Kansas revenues take major hit from plummeting oil prices
Topeka Kansas lawmakers looking for a bright spot in the state's financial picture were told on Tuesday that even though falling gas prices are greatly reducing the amount of oil severance taxes the state is collecting, more money is going into the pockets of residents that can be spent on other things.
The state's bipartisan legislative research staff in November lowered its estimate of how much the state would collect in fiscal year 2015, which began in July, by nearly $8.2 million. The new estimate was based on the price of Kansas oil being $80 per barrel.
"If we were going to do that today, you'd laugh us out of the room," Chris Courtwright, principal economist for the Kansas Legislative Research Department, told the House Appropriations Committee on Tuesday.
The state's oil price was $35.75 per barrel Tuesday, according to the Kansas Independent Oil and Gas Association.
"I'm not going to lie to you. We're not going to make the oil severance tax estimate for state fiscal year 2015," Courtwright said.
Lawmakers entered this year's session facing a projected budget shortfall of $710 million, including $279 million for the current fiscal year. By law, the state cannot end a fiscal year in the red.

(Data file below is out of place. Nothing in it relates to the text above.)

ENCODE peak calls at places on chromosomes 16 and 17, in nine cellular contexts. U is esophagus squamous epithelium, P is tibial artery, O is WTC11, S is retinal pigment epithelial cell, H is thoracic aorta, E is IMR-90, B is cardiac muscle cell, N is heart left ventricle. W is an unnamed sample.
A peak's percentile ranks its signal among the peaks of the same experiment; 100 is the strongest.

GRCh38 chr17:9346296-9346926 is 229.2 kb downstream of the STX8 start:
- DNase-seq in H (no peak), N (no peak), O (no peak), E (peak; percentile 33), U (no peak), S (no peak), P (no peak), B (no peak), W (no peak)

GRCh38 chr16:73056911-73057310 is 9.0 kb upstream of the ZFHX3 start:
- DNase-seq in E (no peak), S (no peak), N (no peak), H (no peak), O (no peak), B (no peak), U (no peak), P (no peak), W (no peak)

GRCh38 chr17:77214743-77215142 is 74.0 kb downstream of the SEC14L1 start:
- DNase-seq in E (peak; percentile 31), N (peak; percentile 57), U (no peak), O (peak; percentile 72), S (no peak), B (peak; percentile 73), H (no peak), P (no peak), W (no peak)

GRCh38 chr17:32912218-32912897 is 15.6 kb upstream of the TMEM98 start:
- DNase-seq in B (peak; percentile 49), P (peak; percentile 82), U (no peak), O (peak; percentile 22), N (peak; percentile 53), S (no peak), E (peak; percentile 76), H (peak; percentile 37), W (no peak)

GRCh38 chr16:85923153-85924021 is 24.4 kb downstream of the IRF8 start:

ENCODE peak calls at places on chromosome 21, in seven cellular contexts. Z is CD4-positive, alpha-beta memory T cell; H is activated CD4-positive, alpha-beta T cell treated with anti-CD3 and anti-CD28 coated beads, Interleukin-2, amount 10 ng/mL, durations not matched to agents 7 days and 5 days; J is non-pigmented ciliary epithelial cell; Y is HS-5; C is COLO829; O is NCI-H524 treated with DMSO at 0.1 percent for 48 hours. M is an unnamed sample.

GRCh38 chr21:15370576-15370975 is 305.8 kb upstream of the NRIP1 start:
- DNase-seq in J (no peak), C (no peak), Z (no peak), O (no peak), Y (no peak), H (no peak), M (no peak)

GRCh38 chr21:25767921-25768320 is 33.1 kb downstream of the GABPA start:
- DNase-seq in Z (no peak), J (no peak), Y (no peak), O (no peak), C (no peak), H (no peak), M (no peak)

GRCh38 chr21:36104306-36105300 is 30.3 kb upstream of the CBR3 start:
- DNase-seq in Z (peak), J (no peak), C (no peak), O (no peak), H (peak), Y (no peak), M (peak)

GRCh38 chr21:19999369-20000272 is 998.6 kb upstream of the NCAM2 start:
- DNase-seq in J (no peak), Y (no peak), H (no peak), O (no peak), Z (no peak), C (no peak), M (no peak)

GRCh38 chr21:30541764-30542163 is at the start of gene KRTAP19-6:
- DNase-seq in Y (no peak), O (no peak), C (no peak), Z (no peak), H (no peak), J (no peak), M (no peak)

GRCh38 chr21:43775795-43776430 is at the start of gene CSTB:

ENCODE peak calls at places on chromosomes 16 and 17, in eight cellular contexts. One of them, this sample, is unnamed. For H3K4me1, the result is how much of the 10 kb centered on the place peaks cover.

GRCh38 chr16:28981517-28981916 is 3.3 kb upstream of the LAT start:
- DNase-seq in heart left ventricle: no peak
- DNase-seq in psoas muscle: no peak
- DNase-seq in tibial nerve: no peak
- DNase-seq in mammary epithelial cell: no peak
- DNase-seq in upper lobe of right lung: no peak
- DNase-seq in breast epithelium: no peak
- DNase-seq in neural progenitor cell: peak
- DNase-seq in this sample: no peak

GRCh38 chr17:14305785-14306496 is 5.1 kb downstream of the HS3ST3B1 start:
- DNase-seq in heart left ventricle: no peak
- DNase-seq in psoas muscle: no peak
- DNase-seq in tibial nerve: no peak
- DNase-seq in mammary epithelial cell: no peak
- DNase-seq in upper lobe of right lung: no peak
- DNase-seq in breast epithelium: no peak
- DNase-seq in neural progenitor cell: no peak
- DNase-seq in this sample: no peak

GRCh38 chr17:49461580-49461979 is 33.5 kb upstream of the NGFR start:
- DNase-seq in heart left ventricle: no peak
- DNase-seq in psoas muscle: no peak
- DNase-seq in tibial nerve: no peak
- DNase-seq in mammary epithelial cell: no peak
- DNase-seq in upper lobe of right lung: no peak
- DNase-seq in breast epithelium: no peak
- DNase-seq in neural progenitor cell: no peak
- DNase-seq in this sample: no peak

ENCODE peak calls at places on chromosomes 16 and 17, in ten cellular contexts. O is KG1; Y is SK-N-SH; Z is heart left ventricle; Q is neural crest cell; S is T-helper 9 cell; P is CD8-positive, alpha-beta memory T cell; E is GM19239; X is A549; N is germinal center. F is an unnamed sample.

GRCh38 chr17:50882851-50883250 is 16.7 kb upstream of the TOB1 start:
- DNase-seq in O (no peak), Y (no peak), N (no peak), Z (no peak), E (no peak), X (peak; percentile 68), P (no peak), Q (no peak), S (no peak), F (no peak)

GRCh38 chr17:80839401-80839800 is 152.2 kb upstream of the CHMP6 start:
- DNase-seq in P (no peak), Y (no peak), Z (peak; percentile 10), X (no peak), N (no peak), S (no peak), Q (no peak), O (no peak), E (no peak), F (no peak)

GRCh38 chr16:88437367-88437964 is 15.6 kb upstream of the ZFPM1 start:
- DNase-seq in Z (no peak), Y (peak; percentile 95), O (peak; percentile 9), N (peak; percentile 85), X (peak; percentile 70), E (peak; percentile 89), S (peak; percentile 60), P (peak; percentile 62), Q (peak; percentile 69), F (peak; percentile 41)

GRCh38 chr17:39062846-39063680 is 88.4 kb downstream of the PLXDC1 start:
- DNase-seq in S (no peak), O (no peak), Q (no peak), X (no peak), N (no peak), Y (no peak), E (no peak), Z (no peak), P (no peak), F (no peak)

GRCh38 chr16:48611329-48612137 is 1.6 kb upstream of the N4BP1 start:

The projected shortfall resulted from personal income tax cuts enacted last session at the urging of Gov. Sam Brownback, who proposed last month to address the gap by diverting funds for highway projects and public pensions to general government programs.
The sharp decline in severance tax receipts had nothing to do with the governor's tax policies, but rather was because Middle Eastern oil-producing countries are trying to run U.S. oil producers out of business by flooding the market with cheap oil, said Ed Cross, president of the Kansas Independent Oil and Gas Association.
As a result, oil producers in Kansas and across the country are re-evaluating their drilling plans, he said.
"When we have low oil prices for a sustained period, that affects the economy," Cross said. "In some counties where oil and gas is produced in Kansas, the oil industry provides 25 percent of the employment."
The impact of the current oil prices won't be felt at the state level for a few months, Courtwright said, because there's a two-month lag between when the oil is purchased and when the severance tax money makes it into the state's general fund.
"While there's bad news on severance tax receipts, there's going to be good news on sales tax receipts," he said. "Maybe some of that additional money bouncing around the Kansas economy through the multiplier effect will stimulate the economy."